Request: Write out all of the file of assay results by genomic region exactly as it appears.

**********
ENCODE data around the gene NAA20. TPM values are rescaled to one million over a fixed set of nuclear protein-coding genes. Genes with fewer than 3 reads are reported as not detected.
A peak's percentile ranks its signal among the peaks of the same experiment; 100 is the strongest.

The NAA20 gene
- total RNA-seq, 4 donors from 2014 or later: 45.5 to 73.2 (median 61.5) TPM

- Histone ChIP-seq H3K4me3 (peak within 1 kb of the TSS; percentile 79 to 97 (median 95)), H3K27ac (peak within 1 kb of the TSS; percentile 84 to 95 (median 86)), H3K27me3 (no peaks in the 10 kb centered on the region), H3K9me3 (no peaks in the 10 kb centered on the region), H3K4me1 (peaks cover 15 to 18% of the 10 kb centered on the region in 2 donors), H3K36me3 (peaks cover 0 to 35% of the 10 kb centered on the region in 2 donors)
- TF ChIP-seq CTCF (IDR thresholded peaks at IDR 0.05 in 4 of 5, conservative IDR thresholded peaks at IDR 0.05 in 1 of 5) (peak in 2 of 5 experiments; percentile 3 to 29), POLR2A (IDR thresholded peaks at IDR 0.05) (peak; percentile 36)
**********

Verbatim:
ENCODE data around the gene NAA20. TPM values are rescaled to one million over a fixed set of nuclear protein-coding genes. Genes with fewer than 3 reads are reported as not detected.
A peak's percentile ranks its signal among the peaks of the same experiment; 100 is the strongest.

The NAA20 gene
- total RNA-seq, 4 donors from 2014 or later: 45.5 to 73.2 (median 61.5) TPM

- Histone ChIP-seq H3K4me3 (peak within 1 kb of the TSS; percentile 79 to 97 (median 95)), H3K27ac (peak within 1 kb of the TSS; percentile 84 to 95 (median 86)), H3K27me3 (no peaks in the 10 kb centered on the region), H3K9me3 (no peaks in the 10 kb centered on the region), H3K4me1 (peaks cover 15 to 18% of the 10 kb centered on the region in 2 donors), H3K36me3 (peaks cover 0 to 35% of the 10 kb centered on the region in 2 donors)
- TF ChIP-seq CTCF (IDR thresholded peaks at IDR 0.05 in 4 of 5, conservative IDR thresholded peaks at IDR 0.05 in 1 of 5) (peak in 2 of 5 experiments; percentile 3 to 29), POLR2A (IDR thresholded peaks at IDR 0.05) (peak; percentile 36)